Walk a wider circle at the outdoor recreation center, and you will bump right into some equipment that looks like it came from an industrial shop. Here, engineering professor Rustin Vogt and his students are cooking up a brew of their own.
“The campus eateries … produce about 200 gallons of waste cooking oil every month, and campus facilities go through about 200 gallons of diesel,” Vogt said. “So we’re trying to offset that by reclaiming some of that cooking oil and putting it through a biodiesel system. … We take that feedstock oil, and we filter it to get out any of the particulates or anything that’s remaining in it. Then we react it and filter it out. After it’s reacted, we have biodiesel byproduct and we have glycerin.”
Glycerin is essentially soap, and soldier flies find that syrupy, sweet liquid quite tasty. Well-fed soldier flies reproduce rapidly, Burton said, and the soldier fly larvae are particularly delectable to fish. It’s yet another circle.
“The soldier fly larvae themselves have so much oil in them that they can actually be made into biodiesel as well,” Murphy said. “But they also are loaded with fatty acids and proteins, so they make a really good feed for animals. You can raise chickens on them – chickens and ducks and cattle if you wanted.”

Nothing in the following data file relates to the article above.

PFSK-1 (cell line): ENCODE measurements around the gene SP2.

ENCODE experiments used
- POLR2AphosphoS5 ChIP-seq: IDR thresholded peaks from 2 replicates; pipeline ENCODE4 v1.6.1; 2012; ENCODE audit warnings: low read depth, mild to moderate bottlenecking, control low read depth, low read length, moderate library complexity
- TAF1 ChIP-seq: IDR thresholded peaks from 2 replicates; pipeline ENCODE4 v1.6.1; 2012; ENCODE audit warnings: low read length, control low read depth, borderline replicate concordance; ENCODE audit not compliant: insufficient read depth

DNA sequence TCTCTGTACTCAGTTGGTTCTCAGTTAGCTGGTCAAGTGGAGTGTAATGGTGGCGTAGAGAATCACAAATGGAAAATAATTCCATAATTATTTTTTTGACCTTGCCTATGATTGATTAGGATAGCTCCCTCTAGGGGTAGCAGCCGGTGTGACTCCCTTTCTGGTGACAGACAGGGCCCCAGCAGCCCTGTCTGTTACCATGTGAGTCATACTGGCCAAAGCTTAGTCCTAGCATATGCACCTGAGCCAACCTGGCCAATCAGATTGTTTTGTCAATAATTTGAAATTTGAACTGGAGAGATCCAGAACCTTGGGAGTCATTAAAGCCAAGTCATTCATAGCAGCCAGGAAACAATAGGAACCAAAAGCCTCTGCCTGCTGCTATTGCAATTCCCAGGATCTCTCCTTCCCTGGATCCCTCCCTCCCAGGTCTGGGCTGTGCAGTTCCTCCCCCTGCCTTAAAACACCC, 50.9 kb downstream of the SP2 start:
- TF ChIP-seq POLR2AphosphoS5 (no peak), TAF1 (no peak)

They make for a high-energy diet, Burton said, but they look pretty disgusting. Hundreds of thousands of the larvae can be raised within a square meter.
“This whole place shows how you can produce high-quality, edible food from stuff that people have historically thrown away and not considered to be of value,” Burton said.
OK, that sounds like another circle.